Whether the uprising of 1857 in India was a mutiny, rebellion or war is hotly debated by historians. This work of fiction is seen through the eyes of British soldiers while they are still currently involved in the action and therefore it is regarded as a mutiny by them. It began at a place in northern India called Meerut on the 10th of May, 1857, when 85 members of the 3rd Bengal Light Cavalry were thrown into prison for refusing to use cartridges they believed to be greased with either pig or cow fat. The Hindu soldiers were revolted at the thought of the latter, the Muslim soldiers at the idea of the former. Whether the cartridges were indeed greased with animal fat was almost irrelevant to the outcome. A number of grievances had gathered to a head at that time: a belief that local religious practices were being threatened; the growing arrogance of British officers of the East India Company; fear of having to do duty overseas – and the situation in India was ripe for explosion.

At Meerut the Indian troops rebelled, releasing their comrades from prison and killing British officers in the process. The rebels then marched on Delhi, which was the home of the Bahadur Shah, the aged Mughal Emperor, who was a figurehead for the mutiny. The rebellion gathered momentum, drawing into it Indians who were not sepoys but civilians, ranging from disaffected land owners to opportunist vagrants. Delhi fell to the rebels and British families were slaughtered. The British rallied at this point and a siege of the city began. There were in fact only around 35,000 British troops in the whole of India and they were vastly outnumbered by Indian troops, but a force of 4,000 men were in position by June, two thirds of them consisting of Sikhs, Punjabis and Gurkhas. This number increased to nearly 10,000 by September, including General John Nicholson’s reinforcements from the North West Frontier. Eventually the city was stormed, desperate and bloody street fighting ensued, and finally Delhi was retaken with the loss of John Nicholson and many other lives on both sides.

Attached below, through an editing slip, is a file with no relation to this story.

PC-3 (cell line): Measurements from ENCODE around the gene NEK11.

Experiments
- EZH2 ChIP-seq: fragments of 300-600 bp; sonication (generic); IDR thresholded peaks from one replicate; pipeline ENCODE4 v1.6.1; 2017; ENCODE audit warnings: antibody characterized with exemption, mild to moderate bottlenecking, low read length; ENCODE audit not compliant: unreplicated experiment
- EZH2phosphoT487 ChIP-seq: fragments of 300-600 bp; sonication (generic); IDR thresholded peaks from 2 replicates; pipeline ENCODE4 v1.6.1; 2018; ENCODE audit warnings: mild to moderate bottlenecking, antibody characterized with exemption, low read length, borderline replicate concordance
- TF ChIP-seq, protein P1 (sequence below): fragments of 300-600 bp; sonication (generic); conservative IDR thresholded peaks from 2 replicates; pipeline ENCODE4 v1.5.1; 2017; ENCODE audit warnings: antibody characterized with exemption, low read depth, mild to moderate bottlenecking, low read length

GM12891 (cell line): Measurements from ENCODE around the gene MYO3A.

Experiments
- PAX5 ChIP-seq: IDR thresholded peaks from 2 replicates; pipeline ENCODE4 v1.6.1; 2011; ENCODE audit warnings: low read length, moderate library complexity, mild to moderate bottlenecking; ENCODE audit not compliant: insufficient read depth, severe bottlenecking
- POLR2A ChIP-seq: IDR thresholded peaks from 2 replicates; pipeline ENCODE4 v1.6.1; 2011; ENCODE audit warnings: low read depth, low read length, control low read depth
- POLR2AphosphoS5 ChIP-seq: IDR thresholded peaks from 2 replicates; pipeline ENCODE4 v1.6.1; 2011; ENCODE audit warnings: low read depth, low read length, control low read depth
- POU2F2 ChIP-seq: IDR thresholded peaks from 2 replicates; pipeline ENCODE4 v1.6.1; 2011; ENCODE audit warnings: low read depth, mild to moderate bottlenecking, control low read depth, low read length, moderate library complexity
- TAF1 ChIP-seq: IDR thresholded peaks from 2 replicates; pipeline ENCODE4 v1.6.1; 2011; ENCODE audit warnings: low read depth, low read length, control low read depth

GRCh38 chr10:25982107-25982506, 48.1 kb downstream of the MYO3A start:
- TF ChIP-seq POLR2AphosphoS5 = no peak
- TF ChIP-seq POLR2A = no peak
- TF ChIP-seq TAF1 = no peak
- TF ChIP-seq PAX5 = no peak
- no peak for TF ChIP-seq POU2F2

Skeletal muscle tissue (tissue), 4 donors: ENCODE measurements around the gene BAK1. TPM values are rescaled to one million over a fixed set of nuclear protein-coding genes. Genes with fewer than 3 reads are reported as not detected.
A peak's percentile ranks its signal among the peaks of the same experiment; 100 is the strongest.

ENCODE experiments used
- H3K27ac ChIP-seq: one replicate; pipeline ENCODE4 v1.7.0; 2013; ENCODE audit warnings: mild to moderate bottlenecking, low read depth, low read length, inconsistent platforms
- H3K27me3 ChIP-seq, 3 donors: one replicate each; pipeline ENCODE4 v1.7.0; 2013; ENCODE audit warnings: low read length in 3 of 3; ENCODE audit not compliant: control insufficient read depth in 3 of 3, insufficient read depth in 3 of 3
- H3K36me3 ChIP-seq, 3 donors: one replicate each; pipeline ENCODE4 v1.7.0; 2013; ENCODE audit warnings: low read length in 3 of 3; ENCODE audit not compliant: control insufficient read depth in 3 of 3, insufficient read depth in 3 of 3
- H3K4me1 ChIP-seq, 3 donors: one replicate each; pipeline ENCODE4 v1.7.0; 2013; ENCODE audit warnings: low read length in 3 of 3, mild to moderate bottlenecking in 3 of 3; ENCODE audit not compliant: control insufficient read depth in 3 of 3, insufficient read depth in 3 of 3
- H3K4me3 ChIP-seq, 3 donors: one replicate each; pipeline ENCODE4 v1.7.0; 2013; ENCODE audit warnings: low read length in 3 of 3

Further east, in Cawnpore, rebels under their leader Nana Sahib massacred British soldiers and their families. Reprisals, once Cawnpore was retaken in June, were swift and devastating. Many innocent Indians were caught up in the fury which followed and were either hung or dismembered by being blown from cannons (a method of execution adopted from the Mughals). The British troops were in no mood for leniency or mercy and the thirst for revenge continued for some time afterwards.